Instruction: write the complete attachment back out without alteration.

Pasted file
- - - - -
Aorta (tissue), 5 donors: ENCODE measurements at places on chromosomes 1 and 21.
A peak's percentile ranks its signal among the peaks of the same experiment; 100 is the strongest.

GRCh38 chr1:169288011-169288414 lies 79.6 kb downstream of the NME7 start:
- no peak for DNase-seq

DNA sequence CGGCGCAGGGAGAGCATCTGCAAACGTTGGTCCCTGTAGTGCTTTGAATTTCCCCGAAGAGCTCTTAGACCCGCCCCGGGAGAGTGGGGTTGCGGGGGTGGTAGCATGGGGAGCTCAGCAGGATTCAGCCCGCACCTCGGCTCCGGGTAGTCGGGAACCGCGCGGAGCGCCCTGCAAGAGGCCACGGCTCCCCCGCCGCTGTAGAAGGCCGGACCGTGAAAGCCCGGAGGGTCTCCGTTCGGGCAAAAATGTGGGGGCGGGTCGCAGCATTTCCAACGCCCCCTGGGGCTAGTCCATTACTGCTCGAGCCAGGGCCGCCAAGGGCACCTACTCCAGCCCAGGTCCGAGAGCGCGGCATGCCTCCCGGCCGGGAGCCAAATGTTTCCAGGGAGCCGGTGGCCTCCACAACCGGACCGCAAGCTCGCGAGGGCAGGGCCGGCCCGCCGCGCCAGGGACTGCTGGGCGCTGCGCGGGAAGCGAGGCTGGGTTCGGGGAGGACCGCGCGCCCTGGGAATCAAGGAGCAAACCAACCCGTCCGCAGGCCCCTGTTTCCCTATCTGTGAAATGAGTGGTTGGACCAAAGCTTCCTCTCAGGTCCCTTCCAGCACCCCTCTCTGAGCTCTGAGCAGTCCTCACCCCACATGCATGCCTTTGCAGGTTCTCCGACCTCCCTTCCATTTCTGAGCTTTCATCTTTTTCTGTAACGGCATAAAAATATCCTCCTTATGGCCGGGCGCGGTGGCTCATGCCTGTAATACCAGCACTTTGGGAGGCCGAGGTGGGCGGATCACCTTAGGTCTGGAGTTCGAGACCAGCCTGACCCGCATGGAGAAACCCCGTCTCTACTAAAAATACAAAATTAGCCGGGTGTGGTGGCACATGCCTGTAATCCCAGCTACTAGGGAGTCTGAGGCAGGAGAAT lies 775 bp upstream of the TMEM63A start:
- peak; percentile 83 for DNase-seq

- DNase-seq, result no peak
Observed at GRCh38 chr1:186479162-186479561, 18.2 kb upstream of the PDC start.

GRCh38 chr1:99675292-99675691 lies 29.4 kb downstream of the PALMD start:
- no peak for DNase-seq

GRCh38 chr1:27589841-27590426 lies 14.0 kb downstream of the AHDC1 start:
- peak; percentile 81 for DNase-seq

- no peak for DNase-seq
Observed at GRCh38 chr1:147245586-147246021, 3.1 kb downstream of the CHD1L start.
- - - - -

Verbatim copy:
Aorta (tissue), 5 donors: ENCODE measurements at places on chromosomes 1 and 21.
A peak's percentile ranks its signal among the peaks of the same experiment; 100 is the strongest.

GRCh38 chr1:169288011-169288414 lies 79.6 kb downstream of the NME7 start:
- no peak for DNase-seq

DNA sequence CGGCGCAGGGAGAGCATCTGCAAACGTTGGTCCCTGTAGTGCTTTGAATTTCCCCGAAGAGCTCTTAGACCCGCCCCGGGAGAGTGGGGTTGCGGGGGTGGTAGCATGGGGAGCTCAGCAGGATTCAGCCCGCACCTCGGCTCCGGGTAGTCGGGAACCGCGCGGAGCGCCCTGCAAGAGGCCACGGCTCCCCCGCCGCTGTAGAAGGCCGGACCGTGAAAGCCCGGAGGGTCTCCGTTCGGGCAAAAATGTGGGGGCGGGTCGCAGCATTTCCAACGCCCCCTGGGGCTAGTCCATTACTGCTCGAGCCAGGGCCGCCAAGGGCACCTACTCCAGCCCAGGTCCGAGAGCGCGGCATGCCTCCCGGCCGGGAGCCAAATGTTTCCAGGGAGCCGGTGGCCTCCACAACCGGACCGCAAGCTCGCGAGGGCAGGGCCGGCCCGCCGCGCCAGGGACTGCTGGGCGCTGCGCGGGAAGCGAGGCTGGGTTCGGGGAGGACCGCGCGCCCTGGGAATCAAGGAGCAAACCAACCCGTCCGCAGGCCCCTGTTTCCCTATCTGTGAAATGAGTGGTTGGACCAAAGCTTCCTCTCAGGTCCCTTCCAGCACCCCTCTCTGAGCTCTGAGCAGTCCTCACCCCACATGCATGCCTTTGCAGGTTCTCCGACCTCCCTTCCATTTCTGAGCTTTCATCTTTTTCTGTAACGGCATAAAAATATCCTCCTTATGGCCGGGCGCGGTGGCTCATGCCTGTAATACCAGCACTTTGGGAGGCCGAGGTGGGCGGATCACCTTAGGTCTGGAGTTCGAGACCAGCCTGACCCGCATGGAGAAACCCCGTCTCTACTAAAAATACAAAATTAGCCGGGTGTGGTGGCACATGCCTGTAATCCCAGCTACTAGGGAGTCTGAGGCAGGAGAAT lies 775 bp upstream of the TMEM63A start:
- peak; percentile 83 for DNase-seq

- DNase-seq, result no peak
Observed at GRCh38 chr1:186479162-186479561, 18.2 kb upstream of the PDC start.

GRCh38 chr1:99675292-99675691 lies 29.4 kb downstream of the PALMD start:
- no peak for DNase-seq

GRCh38 chr1:27589841-27590426 lies 14.0 kb downstream of the AHDC1 start:
- peak; percentile 81 for DNase-seq

- no peak for DNase-seq
Observed at GRCh38 chr1:147245586-147246021, 3.1 kb downstream of the CHD1L start.